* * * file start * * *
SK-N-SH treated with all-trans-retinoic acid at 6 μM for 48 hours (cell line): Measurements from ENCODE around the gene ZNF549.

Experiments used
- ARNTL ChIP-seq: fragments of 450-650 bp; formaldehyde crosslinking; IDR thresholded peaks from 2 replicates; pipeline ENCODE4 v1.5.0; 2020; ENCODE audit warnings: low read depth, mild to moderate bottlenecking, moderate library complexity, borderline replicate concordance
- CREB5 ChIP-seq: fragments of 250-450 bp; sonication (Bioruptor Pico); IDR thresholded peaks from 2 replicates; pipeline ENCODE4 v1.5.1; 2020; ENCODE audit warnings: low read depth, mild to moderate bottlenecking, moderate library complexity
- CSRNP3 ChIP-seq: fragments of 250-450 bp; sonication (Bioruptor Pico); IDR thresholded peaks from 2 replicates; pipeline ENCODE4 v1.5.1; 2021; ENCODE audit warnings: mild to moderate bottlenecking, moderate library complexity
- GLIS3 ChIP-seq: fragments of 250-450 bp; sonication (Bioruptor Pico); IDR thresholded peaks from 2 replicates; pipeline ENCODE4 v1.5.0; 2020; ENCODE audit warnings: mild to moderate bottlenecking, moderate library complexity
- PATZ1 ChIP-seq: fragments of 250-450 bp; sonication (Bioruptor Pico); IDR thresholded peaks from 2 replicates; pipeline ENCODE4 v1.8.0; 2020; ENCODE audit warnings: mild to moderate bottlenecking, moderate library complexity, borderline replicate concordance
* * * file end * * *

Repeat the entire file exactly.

SK-N-SH treated with all-trans-retinoic acid at 6 μM for 48 hours (cell line): Measurements from ENCODE around the gene ZNF549.

Experiments used
- ARNTL ChIP-seq: fragments of 450-650 bp; formaldehyde crosslinking; IDR thresholded peaks from 2 replicates; pipeline ENCODE4 v1.5.0; 2020; ENCODE audit warnings: low read depth, mild to moderate bottlenecking, moderate library complexity, borderline replicate concordance
- CREB5 ChIP-seq: fragments of 250-450 bp; sonication (Bioruptor Pico); IDR thresholded peaks from 2 replicates; pipeline ENCODE4 v1.5.1; 2020; ENCODE audit warnings: low read depth, mild to moderate bottlenecking, moderate library complexity
- CSRNP3 ChIP-seq: fragments of 250-450 bp; sonication (Bioruptor Pico); IDR thresholded peaks from 2 replicates; pipeline ENCODE4 v1.5.1; 2021; ENCODE audit warnings: mild to moderate bottlenecking, moderate library complexity
- GLIS3 ChIP-seq: fragments of 250-450 bp; sonication (Bioruptor Pico); IDR thresholded peaks from 2 replicates; pipeline ENCODE4 v1.5.0; 2020; ENCODE audit warnings: mild to moderate bottlenecking, moderate library complexity
- PATZ1 ChIP-seq: fragments of 250-450 bp; sonication (Bioruptor Pico); IDR thresholded peaks from 2 replicates; pipeline ENCODE4 v1.8.0; 2020; ENCODE audit warnings: mild to moderate bottlenecking, moderate library complexity, borderline replicate concordance